2 out of 10 

Release Date: 22nd Sept 2008

Director: Bob Phillips

Cast: Simon Phillips, Rita Ramnani, Aurelie Amblard, Rula Lenska, Daniel Roberts, James Frail, Ashlie Walker with Eric Cantona and Mike Reid

Writer: Paul Tanter

Trailer: JACK SAYS

Jack. What’s in a name? Jack – so many Jacks. The giant killer. The Depp-ish pirate. Lost, 24, Torchwood and Dr Who all have heroic Jacks who know what they’re doing. And the numerous Jacks played by Keanu and Harrison and Tom and Michael and no doubt Bruce, Arnold and Sylvester. Jack. It’s a name to depend on. A name to trust. It’s the name of a hero. Or, in this case, a slightly podgy Scottish amnesiac who may or may not be a policeman or murderer with a penchant for talking to himself.

What a title. But what does Jack say I hear you wonder? Well, he says quite a lot in this film, mostly in uninspired voice-over, and all of it in an unconvincing Scottish accent. Which is unsurprising because at one point (well, several points actually) Jack says, ‘talk is cheap’. And this film is cheap, which maybe explains why there’s so much talk. I don’t mind talk in a film, as long as it’s interesting. Alas….

We meet Jack in moody black and white. Well, it’s not moody really, it just looks like they’ve turned the colour down rather than actually filmed it in a nice shiny monochrome. Mike Reid (SNATCH) is The Guv’nor and is having Jack beaten up. It’s always nice to see Big Mike, particularly now that he’s dead, and this was his last film. He doesn’t last long. He hurls a load of abuse at the tied-up Jack, talks about ‘mettyphors’ and generally proves that he would have been a great asset to the Sothcott / Philips / Tanter stables.

But he winds up dead (the character as well as the actor) and Jack finds that he’s lost his memory. He also finds the corpse of The Guv’nor next to him. Jack tells us that he’s trying to remember stuff then looks in his wallet. He quickly finds out his name is Jack, he also finds that he possesses a photograph of a pair of breasts, with an address in France scribbled on the back (of the photo, not on the back of the breasts).

Well, the breasts are his only lead, so he follows them to Paris and things begin to get very odd. After chatting with Eric Cantona (LOOKING FOR ERIC) for no discernible reason (other than to prove that we’re in France), Jack finds himself sucked into a rather strange business involving a lady singer called X, and the lesbian cannibal (according to the extras) played by Rula Lenska (GYPO) (!) who wants to ‘own’ her. X isn’t interested and appeals to Jack for help, or refuses his help. I can’t quite remember. Probably both.

Meanwhile, we have a Pregnant Woman Syndrome alert! Yes, the address on the photo is that of Rita Ramnani (STRIPPERS VS. WEREWOLVES) as Jack’s ex (but she still loves him). And she’s pregnant! Obviously she will die. (But she is not the owner of the breasts. Who is? We never find out. This seems most remiss.)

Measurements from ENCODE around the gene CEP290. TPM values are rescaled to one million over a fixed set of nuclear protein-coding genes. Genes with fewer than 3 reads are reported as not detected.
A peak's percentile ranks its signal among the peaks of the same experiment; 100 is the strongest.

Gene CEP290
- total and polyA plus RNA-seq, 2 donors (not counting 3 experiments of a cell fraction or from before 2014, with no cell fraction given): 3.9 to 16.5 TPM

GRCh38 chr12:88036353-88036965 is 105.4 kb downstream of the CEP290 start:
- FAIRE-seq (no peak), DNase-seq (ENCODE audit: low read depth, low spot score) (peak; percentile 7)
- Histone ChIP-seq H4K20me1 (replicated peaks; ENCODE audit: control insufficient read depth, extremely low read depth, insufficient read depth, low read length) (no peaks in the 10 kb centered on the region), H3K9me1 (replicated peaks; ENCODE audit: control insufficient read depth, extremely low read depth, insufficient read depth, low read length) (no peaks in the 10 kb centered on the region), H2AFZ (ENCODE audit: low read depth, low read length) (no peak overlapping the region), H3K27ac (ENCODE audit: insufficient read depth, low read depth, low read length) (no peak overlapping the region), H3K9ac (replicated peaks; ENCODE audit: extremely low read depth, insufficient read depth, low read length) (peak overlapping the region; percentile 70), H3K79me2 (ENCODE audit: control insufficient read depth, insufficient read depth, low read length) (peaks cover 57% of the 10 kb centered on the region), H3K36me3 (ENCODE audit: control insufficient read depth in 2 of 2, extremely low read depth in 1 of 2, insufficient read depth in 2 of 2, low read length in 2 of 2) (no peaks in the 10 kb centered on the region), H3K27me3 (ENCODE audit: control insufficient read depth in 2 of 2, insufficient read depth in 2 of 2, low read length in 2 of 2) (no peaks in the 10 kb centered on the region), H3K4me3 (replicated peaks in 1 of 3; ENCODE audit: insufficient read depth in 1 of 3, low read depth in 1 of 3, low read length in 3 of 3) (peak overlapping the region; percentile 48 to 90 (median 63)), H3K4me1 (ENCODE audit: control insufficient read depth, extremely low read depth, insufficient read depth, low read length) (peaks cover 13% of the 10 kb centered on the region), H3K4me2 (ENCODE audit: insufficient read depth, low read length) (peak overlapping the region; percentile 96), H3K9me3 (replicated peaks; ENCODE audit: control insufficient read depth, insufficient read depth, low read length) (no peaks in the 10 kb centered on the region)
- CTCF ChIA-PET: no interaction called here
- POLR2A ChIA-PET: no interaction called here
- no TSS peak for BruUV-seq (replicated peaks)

So what has Jack forgotten? Will he find out? To whom are the breasts attached? Is the whole plot involving X and the lesbian cannibal completely beside the point? And what does Jack say? That last question is the only one to receive an answer (though I’ve forgotten what it was; probably something along the lines of ‘Jack says don’t fuck with Jack’. Hopefully the Quest for the Polaroid Knockers will continue as JACK SAYS is the opening salvo of a trilogy (the JACK trilogy) so I am confident that all these questions will be satisfactorily answered.

Dear reader, I have been avoiding the JACK trilogy for a long time. But I have finally grabbed the nettle, and I have to admit that Jack Says is not as bad as I thought it might have been. (But then I was expecting Basement bad, and it’s not down there with that.) Simon Philips (UFO) is likeable if utterly unconvincing as a tough undercover cop. And unconvincing as an amnesiac. And as a Scot. And as a co-director. But I’ve grown to like him in a cuddly, ‘you-can-do-it!’ kind of way. Meanwhile Rita Ramnani escapes from the cameo-hell that seems to have enveloped her and delivers a suitably sweet performance as a doomed idiot. Ashlie Walker is fun as a rather hopeless femme fatale, and James Frail is appallingly awful as the only policeman at Scotland Yard. He attempts world-weariness but achieves only boredom. The film is so inept he has but one colleague – a doctor who doubles as investigator, pathologist, confidante, secretary and tea-maker. They do joke about this, but alas the joke is delivered by Frail with a tone flatter than the flattest bits of Norfolk.

Meanwhile London is doubling for Paris, and Paris is doubling for London. We know some of it is shot in Paris because there’s the Eiffel Tower! (It must be really cheap to film in France – look at White Collar Hooligan, Twenty8K, and, presumably, Dead In France). Bless them, the film-makers were so happy to be over there that things like time go out of the window. For example, Jack goes out to buy breakfast (traditionally a morning repast); by the time he returns, the police are trying to get into his apartment. Jack immediately escapes under cover of night. Maybe there was an eclipse? Two days later (or so it seems) the police have just got into the apartment and are examining the body.

Jack Says rather bizarrely tries to sell itself as a British Sin City. I’m not sure why, that film was an over-hyped under-achiever which has nothing in common with Jack Says. (OK some of it’s in black and white, and it’s based on a comic book.) At its best you do find yourself wondering about Jack’s amnesia. At its worst, the film is muddled, amateurish, illogical and silly. And not much fun. I shall report any improvements in Jack Said as soon as I can. I’m sure it’ll be better, after all Danny Dyer’s (DEVIATION) in it. by Joe Pesci II



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